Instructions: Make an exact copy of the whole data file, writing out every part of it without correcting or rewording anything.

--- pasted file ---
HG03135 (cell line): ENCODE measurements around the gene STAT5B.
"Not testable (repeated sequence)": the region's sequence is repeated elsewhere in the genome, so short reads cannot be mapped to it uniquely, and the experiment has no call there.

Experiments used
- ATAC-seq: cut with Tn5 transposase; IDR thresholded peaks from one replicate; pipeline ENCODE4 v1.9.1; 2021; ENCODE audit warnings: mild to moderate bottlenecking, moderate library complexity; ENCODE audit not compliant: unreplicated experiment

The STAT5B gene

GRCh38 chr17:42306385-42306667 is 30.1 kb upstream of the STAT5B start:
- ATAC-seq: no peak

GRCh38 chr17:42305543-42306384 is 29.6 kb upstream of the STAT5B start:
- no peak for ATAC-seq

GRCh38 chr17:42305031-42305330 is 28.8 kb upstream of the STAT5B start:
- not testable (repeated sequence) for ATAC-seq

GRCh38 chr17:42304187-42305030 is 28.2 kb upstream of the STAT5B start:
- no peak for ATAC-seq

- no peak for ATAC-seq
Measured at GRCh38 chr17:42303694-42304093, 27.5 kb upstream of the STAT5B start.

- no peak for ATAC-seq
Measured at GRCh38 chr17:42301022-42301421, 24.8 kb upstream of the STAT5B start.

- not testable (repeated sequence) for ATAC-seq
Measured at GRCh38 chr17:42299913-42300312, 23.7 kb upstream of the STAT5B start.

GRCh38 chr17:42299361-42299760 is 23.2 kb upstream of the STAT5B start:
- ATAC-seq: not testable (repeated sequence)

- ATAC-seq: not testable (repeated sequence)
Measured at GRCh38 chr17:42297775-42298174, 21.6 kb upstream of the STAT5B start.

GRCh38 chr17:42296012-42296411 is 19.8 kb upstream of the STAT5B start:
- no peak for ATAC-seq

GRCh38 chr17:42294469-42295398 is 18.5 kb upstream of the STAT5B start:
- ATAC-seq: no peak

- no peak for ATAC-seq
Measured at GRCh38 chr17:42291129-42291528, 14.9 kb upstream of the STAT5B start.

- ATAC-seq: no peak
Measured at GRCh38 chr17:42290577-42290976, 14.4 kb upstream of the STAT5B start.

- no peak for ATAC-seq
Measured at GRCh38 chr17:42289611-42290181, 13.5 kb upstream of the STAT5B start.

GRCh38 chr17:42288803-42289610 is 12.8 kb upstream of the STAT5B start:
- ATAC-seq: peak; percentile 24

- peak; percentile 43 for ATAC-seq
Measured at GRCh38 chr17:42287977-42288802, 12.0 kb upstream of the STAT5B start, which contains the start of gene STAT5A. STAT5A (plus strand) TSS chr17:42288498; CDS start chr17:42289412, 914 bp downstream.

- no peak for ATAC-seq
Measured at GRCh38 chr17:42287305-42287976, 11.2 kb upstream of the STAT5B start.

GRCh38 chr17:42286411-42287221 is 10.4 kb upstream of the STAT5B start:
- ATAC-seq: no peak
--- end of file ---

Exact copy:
HG03135 (cell line): ENCODE measurements around the gene STAT5B.
"Not testable (repeated sequence)": the region's sequence is repeated elsewhere in the genome, so short reads cannot be mapped to it uniquely, and the experiment has no call there.

Experiments used
- ATAC-seq: cut with Tn5 transposase; IDR thresholded peaks from one replicate; pipeline ENCODE4 v1.9.1; 2021; ENCODE audit warnings: mild to moderate bottlenecking, moderate library complexity; ENCODE audit not compliant: unreplicated experiment

The STAT5B gene

GRCh38 chr17:42306385-42306667 is 30.1 kb upstream of the STAT5B start:
- ATAC-seq: no peak

GRCh38 chr17:42305543-42306384 is 29.6 kb upstream of the STAT5B start:
- no peak for ATAC-seq

GRCh38 chr17:42305031-42305330 is 28.8 kb upstream of the STAT5B start:
- not testable (repeated sequence) for ATAC-seq

GRCh38 chr17:42304187-42305030 is 28.2 kb upstream of the STAT5B start:
- no peak for ATAC-seq

- no peak for ATAC-seq
Measured at GRCh38 chr17:42303694-42304093, 27.5 kb upstream of the STAT5B start.

- no peak for ATAC-seq
Measured at GRCh38 chr17:42301022-42301421, 24.8 kb upstream of the STAT5B start.

- not testable (repeated sequence) for ATAC-seq
Measured at GRCh38 chr17:42299913-42300312, 23.7 kb upstream of the STAT5B start.

GRCh38 chr17:42299361-42299760 is 23.2 kb upstream of the STAT5B start:
- ATAC-seq: not testable (repeated sequence)

- ATAC-seq: not testable (repeated sequence)
Measured at GRCh38 chr17:42297775-42298174, 21.6 kb upstream of the STAT5B start.

GRCh38 chr17:42296012-42296411 is 19.8 kb upstream of the STAT5B start:
- no peak for ATAC-seq

GRCh38 chr17:42294469-42295398 is 18.5 kb upstream of the STAT5B start:
- ATAC-seq: no peak

- no peak for ATAC-seq
Measured at GRCh38 chr17:42291129-42291528, 14.9 kb upstream of the STAT5B start.

- ATAC-seq: no peak
Measured at GRCh38 chr17:42290577-42290976, 14.4 kb upstream of the STAT5B start.

- no peak for ATAC-seq
Measured at GRCh38 chr17:42289611-42290181, 13.5 kb upstream of the STAT5B start.

GRCh38 chr17:42288803-42289610 is 12.8 kb upstream of the STAT5B start:
- ATAC-seq: peak; percentile 24

- peak; percentile 43 for ATAC-seq
Measured at GRCh38 chr17:42287977-42288802, 12.0 kb upstream of the STAT5B start, which contains the start of gene STAT5A. STAT5A (plus strand) TSS chr17:42288498; CDS start chr17:42289412, 914 bp downstream.

- no peak for ATAC-seq
Measured at GRCh38 chr17:42287305-42287976, 11.2 kb upstream of the STAT5B start.

GRCh38 chr17:42286411-42287221 is 10.4 kb upstream of the STAT5B start:
- ATAC-seq: no peak